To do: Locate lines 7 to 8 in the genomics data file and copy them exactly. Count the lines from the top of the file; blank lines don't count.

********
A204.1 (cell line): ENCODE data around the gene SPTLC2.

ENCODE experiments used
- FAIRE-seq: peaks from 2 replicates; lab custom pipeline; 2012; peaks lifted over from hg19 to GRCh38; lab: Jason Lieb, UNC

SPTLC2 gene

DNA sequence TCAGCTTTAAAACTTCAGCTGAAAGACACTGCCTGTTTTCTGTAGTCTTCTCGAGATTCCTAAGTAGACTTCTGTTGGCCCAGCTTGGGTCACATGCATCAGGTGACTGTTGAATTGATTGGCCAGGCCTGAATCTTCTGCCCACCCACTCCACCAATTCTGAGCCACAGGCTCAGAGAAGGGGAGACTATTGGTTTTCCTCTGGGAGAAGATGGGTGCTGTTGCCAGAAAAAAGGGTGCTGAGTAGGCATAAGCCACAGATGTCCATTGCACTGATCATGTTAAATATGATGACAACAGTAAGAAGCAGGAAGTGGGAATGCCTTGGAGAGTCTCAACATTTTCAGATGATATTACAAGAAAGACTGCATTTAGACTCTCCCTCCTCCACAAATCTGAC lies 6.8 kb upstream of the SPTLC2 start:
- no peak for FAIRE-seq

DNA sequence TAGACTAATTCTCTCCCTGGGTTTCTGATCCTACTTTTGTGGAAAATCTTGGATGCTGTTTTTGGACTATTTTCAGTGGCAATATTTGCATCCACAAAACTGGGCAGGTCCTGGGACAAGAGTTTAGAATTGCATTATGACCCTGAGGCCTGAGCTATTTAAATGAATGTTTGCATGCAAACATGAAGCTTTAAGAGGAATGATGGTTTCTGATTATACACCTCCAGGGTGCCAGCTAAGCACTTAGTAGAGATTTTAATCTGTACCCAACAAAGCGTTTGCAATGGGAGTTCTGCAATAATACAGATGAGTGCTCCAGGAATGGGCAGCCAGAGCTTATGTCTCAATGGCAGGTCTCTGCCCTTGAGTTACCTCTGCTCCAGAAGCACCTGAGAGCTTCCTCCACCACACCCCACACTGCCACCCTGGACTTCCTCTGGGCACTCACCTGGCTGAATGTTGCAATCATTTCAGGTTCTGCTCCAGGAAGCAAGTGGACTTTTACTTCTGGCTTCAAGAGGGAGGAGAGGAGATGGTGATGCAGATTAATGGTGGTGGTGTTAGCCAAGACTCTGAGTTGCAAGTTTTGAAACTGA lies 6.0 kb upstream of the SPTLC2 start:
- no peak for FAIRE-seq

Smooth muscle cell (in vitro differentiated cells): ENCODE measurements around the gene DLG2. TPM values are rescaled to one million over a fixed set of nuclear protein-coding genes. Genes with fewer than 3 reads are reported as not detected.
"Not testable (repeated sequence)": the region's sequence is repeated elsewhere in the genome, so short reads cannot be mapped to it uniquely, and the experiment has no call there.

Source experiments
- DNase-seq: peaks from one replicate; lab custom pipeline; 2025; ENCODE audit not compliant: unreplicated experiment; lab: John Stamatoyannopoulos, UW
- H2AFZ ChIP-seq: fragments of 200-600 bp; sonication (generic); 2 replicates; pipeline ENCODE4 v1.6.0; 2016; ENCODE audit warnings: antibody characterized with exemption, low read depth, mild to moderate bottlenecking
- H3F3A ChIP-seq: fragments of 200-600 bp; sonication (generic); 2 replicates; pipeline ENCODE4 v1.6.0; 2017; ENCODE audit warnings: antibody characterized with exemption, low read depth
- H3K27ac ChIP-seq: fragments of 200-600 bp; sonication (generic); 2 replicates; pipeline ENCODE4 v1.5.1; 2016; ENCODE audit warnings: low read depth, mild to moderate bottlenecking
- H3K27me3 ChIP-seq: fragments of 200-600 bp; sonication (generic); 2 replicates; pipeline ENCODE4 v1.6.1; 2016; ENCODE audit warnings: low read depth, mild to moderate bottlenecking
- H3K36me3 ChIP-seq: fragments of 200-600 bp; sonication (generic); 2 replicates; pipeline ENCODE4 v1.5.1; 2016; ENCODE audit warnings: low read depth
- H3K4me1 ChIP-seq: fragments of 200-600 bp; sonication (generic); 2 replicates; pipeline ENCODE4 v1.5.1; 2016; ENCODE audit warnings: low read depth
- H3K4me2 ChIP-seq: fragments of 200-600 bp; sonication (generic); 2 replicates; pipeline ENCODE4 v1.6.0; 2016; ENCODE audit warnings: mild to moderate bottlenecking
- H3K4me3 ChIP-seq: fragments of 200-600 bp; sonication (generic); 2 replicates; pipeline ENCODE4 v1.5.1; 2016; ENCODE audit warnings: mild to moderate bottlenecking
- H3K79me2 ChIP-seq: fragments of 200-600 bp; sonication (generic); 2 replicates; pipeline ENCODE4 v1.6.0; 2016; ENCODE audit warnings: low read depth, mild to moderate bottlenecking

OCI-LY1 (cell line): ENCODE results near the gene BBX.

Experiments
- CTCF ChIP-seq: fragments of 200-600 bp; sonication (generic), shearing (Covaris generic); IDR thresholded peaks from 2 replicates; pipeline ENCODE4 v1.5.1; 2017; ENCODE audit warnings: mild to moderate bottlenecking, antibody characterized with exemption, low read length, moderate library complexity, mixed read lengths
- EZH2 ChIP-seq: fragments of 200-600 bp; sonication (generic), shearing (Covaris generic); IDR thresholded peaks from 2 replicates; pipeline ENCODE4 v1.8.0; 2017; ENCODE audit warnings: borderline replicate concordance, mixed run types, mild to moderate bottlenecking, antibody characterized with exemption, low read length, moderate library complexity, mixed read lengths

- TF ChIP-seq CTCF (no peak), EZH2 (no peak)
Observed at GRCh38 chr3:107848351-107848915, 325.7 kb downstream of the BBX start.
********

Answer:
DNA sequence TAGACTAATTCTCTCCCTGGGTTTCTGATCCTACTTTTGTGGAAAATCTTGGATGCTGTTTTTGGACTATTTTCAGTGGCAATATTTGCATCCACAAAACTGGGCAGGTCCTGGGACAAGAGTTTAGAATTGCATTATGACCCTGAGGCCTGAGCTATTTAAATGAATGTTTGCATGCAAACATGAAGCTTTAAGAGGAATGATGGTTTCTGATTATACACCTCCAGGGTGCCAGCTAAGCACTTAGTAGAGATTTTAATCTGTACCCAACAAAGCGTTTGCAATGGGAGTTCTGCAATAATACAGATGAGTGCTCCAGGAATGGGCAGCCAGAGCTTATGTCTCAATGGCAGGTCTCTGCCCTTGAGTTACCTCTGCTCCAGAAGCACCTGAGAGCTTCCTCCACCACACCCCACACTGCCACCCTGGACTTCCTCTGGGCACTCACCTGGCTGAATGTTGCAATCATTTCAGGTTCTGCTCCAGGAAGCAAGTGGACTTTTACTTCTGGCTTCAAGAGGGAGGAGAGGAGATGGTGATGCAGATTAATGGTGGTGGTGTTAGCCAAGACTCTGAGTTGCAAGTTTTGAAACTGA lies 6.0 kb upstream of the SPTLC2 start:
- no peak for FAIRE-seq